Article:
An Encounter with the Marines
When you work in a small community as a police officer, most of the time you get to know the people you deal with on a first name basis. One night while driving around checking buildings and looking for the occasional drunk driver, I got behind a pick up that was driving forward but had the reverse lights on. I kind of looked at it for a minute thinking to myself, “that seems odd.” I went ahead and activated my emergency lights and sounded my air horn for the driver to pull over, which he did immediately.
I approached the vehicle and saw a U.S. Marine sticker on the drivers rear window and thought of my brother who was in the Marine Corps at the time stationed at Camp LeJeune, North Carolina. I spoke to the driver as I got to the window and asked for his driver’s license and vehicle registration just like always, but this was different.
I noticed the uniform, the battle fatigues of a U.S. Marine with decorations and ribbons on the chest area of the uniform. I asked the young Marine if he was aware the reverse lights were on while he was driving forward on his truck. He assured me that he knew but he had just gotten home from Iraq and had not had a chance to fix them yet. I received his license and registration from him with a “there you go, sir”. I told him I would check his status and be right back.
His information was correct and nothing was out of the ordinary, so I returned to the pick up truck and handed him his paperwork back and asked him if he had anything to drink that evening, as I smelled a slight odor of alcohol from the truck. He looked at me straight in the face and told me he just came from the V.F.W. where they had bought him one beer and he was so sorry he was driving after having had anything to drink. I asked if he would take a portable breath test and he agreed.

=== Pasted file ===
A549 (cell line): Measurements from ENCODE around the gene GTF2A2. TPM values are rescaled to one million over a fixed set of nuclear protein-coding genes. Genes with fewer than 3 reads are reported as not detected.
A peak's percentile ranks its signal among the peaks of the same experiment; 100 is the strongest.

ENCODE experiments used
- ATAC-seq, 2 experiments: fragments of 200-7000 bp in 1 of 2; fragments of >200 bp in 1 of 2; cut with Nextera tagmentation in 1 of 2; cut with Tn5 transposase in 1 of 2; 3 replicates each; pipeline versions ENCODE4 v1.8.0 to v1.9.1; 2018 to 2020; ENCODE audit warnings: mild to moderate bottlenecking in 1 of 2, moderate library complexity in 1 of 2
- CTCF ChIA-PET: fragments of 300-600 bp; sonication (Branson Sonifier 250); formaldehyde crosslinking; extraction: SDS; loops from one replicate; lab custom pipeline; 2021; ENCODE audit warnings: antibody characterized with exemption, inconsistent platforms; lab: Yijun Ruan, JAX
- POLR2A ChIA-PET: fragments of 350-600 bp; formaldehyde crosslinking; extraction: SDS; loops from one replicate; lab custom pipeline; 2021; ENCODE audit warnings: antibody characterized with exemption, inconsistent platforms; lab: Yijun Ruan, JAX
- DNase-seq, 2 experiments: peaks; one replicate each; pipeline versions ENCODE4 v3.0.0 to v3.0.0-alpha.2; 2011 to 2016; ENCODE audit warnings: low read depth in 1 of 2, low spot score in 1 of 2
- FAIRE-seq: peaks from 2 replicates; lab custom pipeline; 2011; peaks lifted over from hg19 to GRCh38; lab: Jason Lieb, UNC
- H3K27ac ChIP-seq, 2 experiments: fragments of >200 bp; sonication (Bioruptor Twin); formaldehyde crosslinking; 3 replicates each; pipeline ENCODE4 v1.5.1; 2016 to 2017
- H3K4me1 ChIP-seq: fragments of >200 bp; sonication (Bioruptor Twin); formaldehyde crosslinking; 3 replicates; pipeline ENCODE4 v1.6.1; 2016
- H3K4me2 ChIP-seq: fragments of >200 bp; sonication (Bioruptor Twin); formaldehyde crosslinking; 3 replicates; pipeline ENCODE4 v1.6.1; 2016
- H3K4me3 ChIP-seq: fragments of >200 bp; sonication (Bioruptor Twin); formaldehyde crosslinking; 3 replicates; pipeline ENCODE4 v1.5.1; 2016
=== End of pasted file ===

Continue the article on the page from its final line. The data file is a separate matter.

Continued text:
The test came back well below the legal limit and I apologized for the inconvenience and advised him he was “free to go now and drive safely”. He looked at me and said thank you for my concern and he appreciated everything I was doing for him and the community.
This just stunned me. Here is this U.S. Marine thanking me for my stopping him and checking to see if he was sober enough to drive. I said “you don’t need to thank me, I should be thanking you”. He laughed and told me, “You just thanked me by making sure I was safe and getting home tonight”. I stood there for a second and he said to me, “it’s your job to keep me and my family safe and it’s my job to keep you and yours safe”.
I guess I never really thought of it that way. I gave him a “Semper Fi, Marine” and got an “Oorah” as he drove away. I sat in my squad car for a few minutes to think about what just happened and say a prayer for the men and women serving in our military and on our streets here at home. This young man showed me why I do the job I do. I kept him safe so he could keep me safe. God bless our troops!
By Rick S.